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The Complete Guide to Cannabis Oil Infusions

There are many reasons to make your own cannabis infused oil, including but of course not limited to:

  • Inaccessibility to edible products. Newer cannabis markets may have limited options for edibles, and you may not be able to find the type of edibles you’re looking for.
  • Complete control over quality. When you make your own infusion, you get to choose a quality of both cannabis and oil that meet your standards.
  • Avoiding allergen- and sensitivity-triggering ingredients. Unfortunately, the majority of edibles on the market are still sweet and processed. If you need to avoid things like sugar, gluten, dairy, or food dyes, making your own infusion allows you to create edibles that fit your dietary needs.
  • You can retain a truly full spectrum of phytonutrients. Many extraction methods used by manufacturers involve stripping away parts of the plant that aren’t cannabinoids or terpenes. While this isn’t necessarily a bad thing, the cannabis plant, like any other herb or plant, has other beneficial nutrients that can support your well-being.

How eating cannabis is different from other consumption methods

When you ingest cannabis, it can take anywhere from 45 minutes to 4 hours for you to feel the effects, and those effects can last anywhere from 4 to 7 to 24 or even 48 hours, depending on your dose and what else you’ve eaten. This is much different from smoking, where the effects can be felt immediately and last between 2 to 4 hours, or delivering it mucosally where effects can be felt within 5 to 15 minutes and last 2 to 4 hours. Click here to learn more about the methods of cannabis consumption.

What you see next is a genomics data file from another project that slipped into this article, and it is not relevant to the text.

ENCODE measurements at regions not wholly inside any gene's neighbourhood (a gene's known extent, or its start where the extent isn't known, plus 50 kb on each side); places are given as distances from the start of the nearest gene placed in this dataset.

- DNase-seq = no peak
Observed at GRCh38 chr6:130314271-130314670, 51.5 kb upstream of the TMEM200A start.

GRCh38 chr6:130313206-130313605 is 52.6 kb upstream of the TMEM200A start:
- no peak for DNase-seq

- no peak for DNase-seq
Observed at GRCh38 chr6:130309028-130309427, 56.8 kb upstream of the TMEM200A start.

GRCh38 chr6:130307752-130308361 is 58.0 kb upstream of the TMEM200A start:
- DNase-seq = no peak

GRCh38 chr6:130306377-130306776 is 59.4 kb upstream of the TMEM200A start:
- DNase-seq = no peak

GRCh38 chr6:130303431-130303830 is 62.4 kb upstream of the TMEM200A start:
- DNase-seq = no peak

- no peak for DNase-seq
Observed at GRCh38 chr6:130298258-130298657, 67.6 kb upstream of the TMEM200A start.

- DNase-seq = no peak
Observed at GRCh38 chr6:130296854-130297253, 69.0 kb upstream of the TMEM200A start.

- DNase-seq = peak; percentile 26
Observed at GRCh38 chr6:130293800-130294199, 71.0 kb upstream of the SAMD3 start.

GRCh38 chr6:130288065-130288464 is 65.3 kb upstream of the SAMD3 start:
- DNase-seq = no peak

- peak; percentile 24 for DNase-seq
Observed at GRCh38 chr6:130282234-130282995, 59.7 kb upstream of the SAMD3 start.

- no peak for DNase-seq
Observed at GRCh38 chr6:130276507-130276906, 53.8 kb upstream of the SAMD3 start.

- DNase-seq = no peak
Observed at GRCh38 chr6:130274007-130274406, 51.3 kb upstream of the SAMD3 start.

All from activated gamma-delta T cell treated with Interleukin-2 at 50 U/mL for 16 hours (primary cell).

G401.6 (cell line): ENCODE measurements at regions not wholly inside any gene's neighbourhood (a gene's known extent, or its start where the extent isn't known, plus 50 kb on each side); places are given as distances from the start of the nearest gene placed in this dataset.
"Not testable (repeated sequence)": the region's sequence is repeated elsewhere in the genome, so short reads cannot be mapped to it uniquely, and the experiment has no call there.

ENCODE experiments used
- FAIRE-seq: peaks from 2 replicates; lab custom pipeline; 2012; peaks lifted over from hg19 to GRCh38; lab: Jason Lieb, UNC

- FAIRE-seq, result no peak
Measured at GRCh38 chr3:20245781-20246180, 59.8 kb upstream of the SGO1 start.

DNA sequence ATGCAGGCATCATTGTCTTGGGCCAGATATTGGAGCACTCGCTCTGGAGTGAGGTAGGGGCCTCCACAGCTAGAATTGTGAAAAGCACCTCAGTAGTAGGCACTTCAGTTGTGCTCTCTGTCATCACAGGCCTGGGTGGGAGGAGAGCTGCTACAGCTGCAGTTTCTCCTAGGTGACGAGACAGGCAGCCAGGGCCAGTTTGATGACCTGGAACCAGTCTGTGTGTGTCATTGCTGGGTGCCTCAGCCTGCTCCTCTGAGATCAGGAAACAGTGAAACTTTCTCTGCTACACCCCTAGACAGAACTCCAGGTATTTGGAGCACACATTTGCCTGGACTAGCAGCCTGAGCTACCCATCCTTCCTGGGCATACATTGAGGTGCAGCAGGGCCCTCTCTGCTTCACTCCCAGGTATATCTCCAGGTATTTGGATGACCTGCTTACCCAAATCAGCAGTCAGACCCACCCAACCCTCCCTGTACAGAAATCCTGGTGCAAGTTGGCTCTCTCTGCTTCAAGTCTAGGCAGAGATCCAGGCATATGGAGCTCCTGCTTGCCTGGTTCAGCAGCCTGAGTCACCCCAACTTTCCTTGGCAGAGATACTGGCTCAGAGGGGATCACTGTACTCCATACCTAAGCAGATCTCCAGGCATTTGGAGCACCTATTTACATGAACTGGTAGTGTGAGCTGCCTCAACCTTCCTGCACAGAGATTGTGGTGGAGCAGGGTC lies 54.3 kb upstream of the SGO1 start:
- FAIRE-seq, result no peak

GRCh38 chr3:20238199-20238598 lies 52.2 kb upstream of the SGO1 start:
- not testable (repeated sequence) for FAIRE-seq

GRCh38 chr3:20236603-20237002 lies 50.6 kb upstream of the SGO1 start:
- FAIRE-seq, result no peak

Because of ingestion’s different onset time and length of effects, edibles are great for people who need deep, long-lasting relief throughout the day or night. On the flip side, edibles are not a good choice for people who want to feel effects immediately or people who want to have a shorter cannabis experience.

Edibles are known as one of the trickier ways to consume cannabis because of their variability in onset time paired with the fact that the active compounds in cannabis become more intense when ingested.

What makes edibles more intense than other methods of cannabis consumption?

There are lots of ways to consume cannabis, and each method has its own pros and cons. Eating cannabis provides a much different experience than smoking or using it sublingually. When cannabis is infused into an oil or fat and then ingested, it must be processed by our liver before taking effect — and our liver converts Delta-9-THC into 11-Hydroxy-THC. 11-Hydroxy-THC’s molecular structure is smaller than Delta-9-THC, which allows it to more easily enter our bloodstream and nervous system. 11-Hydroxy-THC is also able to better bind to our CB1 receptors than Delta-9-THC. This means that you can have a more intense psychotropic or “high” experience when you ingest cannabis than when using other methods of consumption.

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How to use your cannabis-infused oils

One of the best benefits of making your own cannabis-infused oil is that you can substitute it for the oil in just about any recipe you want. Whether you’re making brownies, scrambled eggs, granola, or salad dressing, you can use an infused oil to replace some or all of the original oil in your recipe. Just remember to be mindful with dosing — see below for tips!

When cooking with your infused oil, you want to make sure that they don’t get so hot that they destroy the cannabinoids you’ve worked hard to activate and infuse. When using on the stovetop, keep your temperatures low, at around 200°F and never above 250°F. When baking, 350°F is considered safe (your food’s internal temperature will never get as hot as the oven itself), but you can play it safe by baking at 340°F in case your oven temperature fluctuates.